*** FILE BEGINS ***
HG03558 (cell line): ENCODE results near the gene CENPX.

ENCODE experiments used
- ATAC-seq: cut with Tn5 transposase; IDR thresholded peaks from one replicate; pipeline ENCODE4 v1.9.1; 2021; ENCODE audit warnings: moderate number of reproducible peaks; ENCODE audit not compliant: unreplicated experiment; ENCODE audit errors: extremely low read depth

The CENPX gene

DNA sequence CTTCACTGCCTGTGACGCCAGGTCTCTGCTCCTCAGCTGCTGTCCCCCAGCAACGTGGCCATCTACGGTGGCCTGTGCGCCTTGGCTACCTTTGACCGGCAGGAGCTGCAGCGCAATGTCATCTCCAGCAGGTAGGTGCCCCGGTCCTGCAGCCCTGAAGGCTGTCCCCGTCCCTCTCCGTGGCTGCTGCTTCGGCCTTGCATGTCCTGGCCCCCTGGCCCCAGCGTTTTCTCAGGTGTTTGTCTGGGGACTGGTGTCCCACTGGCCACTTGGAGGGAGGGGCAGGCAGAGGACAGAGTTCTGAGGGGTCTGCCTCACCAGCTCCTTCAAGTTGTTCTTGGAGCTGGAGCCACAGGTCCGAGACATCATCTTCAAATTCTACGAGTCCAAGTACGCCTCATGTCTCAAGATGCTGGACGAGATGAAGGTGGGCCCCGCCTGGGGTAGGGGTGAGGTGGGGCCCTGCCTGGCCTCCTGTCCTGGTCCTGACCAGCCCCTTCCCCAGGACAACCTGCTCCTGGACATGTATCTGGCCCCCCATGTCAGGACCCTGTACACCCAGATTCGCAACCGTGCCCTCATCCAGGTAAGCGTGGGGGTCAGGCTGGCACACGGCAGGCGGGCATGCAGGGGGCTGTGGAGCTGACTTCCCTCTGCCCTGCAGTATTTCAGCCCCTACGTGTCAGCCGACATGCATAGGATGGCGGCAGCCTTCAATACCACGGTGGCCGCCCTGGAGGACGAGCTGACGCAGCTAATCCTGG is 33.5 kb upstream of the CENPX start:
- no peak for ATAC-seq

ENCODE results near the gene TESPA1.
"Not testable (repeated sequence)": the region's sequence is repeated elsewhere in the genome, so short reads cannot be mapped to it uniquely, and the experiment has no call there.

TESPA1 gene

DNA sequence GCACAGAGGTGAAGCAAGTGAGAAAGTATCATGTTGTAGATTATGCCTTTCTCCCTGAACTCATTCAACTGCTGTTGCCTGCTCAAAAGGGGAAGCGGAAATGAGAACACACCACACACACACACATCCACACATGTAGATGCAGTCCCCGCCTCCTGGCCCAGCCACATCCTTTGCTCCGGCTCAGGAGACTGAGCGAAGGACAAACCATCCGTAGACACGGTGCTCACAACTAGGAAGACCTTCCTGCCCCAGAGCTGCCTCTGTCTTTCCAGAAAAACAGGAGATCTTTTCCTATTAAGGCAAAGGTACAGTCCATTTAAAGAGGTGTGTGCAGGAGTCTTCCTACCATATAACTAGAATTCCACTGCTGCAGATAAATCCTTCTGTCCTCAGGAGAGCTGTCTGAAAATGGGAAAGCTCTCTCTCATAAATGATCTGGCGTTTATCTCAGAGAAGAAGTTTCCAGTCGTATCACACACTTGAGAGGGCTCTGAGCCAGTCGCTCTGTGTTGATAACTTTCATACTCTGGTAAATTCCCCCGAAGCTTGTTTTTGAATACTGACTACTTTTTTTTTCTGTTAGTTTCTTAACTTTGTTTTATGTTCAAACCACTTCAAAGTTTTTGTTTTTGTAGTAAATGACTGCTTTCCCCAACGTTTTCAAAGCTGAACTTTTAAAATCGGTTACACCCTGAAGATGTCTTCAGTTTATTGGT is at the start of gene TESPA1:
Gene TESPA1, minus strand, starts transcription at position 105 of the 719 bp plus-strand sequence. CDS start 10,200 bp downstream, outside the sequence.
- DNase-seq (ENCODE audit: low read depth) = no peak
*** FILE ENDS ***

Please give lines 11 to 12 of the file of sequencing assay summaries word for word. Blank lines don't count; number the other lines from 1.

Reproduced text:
Gene TESPA1, minus strand, starts transcription at position 105 of the 719 bp plus-strand sequence. CDS start 10,200 bp downstream, outside the sequence.
- DNase-seq (ENCODE audit: low read depth) = no peak